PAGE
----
In other words and given the time period over which the fraud is said to have been perpetrated, there had been NO review for at least 30 months. Personally I find this astonishing, especially given that according to the company’s 2007 annual report on page 34:
Greencore has invested significant time and resources in identifying the specific risks and developing risk minimisation strategies through its system of risk management and internal controls.
Clearly those strategies are not working. Neither are the processes that underpin them. That leaves Greencore with a considerable amount of egg on its face as its annual report now looks like a glorified piece of PR rather than a statement of facts upon which investors can rely. Needless to say, the markets have punished Greencore, knocking some 30% off its market value in the last few days.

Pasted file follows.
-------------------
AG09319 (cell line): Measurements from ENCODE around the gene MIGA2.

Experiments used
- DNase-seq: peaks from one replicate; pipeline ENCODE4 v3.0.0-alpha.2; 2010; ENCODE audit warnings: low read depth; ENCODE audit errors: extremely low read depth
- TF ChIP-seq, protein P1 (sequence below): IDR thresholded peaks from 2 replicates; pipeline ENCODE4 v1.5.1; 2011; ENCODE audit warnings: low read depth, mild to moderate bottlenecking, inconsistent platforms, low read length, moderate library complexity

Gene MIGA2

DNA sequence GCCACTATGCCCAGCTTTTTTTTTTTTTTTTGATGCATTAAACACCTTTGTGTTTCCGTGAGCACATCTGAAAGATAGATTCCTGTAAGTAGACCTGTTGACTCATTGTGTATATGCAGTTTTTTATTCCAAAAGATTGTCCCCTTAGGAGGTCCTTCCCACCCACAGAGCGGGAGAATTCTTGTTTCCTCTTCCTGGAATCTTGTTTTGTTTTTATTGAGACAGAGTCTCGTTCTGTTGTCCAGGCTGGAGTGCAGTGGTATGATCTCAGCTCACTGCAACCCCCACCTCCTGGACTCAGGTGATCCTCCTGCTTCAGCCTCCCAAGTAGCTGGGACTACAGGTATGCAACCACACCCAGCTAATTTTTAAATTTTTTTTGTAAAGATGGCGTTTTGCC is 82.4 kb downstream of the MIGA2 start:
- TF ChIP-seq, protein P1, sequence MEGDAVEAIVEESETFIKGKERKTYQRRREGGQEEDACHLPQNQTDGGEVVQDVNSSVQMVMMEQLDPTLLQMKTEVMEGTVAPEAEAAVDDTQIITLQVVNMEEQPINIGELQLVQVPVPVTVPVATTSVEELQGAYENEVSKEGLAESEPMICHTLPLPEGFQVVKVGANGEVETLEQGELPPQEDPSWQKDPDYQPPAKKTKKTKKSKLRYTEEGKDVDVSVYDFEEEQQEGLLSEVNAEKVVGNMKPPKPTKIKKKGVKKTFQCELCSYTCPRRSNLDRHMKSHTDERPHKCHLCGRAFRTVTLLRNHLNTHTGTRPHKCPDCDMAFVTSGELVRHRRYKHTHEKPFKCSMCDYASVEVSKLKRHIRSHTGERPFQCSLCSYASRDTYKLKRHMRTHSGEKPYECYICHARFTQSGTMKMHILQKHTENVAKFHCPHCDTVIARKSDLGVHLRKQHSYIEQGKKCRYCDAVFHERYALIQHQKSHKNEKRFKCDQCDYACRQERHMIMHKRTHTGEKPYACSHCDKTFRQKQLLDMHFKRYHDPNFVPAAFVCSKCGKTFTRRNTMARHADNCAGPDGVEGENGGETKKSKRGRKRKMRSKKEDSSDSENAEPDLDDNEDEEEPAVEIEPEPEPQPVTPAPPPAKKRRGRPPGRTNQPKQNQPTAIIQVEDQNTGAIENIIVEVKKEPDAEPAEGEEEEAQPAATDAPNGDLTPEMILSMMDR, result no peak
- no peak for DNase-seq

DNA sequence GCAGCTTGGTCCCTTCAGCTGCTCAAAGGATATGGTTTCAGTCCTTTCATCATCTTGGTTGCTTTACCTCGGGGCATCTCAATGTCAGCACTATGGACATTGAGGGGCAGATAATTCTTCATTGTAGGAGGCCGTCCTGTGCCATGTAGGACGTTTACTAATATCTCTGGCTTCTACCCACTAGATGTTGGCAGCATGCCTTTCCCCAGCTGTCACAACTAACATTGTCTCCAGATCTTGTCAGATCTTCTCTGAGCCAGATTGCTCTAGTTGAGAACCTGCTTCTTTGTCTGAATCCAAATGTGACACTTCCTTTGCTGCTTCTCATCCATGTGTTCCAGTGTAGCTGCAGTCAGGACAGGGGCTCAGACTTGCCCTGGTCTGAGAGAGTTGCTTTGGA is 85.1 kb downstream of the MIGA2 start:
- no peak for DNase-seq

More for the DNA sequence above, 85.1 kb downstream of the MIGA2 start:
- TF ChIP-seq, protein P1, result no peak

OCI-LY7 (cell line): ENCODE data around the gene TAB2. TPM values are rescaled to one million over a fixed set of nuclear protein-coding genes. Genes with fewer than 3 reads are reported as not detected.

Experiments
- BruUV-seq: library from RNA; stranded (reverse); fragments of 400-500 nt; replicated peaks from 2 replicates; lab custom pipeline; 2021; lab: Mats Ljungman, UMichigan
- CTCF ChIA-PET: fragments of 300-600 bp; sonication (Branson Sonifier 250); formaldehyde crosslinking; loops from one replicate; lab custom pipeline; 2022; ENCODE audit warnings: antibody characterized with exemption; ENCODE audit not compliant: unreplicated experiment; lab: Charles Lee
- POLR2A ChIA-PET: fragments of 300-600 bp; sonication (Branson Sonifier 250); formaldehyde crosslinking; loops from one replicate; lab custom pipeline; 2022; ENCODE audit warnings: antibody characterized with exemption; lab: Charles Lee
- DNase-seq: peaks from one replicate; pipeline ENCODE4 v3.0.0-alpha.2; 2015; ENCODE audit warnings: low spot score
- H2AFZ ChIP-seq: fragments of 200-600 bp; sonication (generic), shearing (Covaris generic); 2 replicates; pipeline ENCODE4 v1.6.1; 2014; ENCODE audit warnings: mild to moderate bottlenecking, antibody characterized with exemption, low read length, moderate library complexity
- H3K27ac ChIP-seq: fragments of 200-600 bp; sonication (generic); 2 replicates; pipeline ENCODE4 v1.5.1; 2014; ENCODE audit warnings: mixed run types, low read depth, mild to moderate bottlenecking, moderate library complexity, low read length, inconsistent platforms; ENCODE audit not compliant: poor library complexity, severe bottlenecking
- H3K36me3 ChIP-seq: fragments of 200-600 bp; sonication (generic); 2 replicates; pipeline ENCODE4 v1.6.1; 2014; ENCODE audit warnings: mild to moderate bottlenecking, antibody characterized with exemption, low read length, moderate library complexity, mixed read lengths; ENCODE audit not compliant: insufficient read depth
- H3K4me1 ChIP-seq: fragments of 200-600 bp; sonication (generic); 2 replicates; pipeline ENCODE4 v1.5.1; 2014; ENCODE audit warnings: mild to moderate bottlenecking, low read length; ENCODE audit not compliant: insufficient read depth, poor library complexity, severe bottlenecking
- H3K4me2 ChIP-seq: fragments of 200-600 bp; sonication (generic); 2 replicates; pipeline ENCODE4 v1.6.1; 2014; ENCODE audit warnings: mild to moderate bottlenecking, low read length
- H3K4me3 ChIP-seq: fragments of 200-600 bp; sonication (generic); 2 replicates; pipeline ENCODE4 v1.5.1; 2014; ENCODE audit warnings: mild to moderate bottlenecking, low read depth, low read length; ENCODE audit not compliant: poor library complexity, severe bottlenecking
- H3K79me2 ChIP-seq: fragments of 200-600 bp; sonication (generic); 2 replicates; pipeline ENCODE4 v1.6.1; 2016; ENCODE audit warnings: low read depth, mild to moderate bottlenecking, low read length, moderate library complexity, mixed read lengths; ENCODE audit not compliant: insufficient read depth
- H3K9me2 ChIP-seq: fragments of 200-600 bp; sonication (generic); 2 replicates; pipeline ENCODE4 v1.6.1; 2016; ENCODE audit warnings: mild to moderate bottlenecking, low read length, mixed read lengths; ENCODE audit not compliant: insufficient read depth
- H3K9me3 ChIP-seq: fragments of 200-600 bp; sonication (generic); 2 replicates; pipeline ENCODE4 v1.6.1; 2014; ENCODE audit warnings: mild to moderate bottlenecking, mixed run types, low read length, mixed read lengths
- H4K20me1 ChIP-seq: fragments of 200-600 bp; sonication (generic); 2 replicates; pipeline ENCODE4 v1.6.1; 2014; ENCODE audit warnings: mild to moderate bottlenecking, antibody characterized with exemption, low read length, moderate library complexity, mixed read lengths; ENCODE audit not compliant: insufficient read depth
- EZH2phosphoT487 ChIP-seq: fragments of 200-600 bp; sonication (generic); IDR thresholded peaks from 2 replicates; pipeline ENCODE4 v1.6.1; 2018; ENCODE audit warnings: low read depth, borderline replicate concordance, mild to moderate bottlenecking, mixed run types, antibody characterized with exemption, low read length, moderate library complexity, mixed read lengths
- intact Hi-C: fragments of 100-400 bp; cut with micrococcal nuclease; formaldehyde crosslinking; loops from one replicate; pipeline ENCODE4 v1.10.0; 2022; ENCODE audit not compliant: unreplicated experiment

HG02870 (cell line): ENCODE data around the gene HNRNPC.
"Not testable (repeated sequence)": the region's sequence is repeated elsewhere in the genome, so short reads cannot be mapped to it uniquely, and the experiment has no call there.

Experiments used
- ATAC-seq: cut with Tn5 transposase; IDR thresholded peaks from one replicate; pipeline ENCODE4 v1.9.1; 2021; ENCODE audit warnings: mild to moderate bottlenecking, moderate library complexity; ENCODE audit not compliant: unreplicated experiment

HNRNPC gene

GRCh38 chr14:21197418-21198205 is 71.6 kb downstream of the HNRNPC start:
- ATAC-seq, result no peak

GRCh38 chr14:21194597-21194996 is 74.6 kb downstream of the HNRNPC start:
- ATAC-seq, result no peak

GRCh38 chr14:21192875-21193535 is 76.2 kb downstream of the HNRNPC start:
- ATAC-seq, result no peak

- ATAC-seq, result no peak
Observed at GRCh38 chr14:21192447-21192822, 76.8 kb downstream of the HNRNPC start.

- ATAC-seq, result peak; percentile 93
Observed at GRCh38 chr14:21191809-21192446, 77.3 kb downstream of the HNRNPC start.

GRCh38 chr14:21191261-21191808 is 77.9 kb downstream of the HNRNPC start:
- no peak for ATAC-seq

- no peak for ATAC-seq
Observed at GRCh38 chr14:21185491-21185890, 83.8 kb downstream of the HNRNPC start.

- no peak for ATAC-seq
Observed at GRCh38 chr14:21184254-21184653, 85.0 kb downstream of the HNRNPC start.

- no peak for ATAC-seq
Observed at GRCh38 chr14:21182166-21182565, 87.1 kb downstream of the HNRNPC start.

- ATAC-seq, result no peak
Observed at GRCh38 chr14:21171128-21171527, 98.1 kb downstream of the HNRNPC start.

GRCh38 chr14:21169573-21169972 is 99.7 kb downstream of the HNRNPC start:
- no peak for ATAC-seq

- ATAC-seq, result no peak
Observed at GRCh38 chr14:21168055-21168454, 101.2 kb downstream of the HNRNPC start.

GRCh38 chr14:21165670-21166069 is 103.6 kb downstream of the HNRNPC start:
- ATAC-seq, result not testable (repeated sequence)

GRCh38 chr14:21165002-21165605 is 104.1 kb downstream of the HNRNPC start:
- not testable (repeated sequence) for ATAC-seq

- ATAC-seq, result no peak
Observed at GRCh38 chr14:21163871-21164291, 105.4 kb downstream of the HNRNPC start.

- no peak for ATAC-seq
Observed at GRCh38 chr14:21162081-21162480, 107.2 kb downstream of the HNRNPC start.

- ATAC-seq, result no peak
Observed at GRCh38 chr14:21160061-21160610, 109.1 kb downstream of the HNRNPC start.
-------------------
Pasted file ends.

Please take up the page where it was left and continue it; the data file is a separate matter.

Without meandering down the obvious external audit issues, it is appropriate at this point to quote from a blog comment left at my personal weblog by Francine McKenna where she said that:
1)Current SOX testing on the ERP side focuses on configuration related to segregation of duties (roles and responsibility assignment) and access/approval controls. But what about business logic and business rules for example- either as delivered or as configured? How do transactions work? How many different charts of accounts are set up? How is the org structure set up so that dollars and pennies can be booked but booked off to the side or off-balance sheet?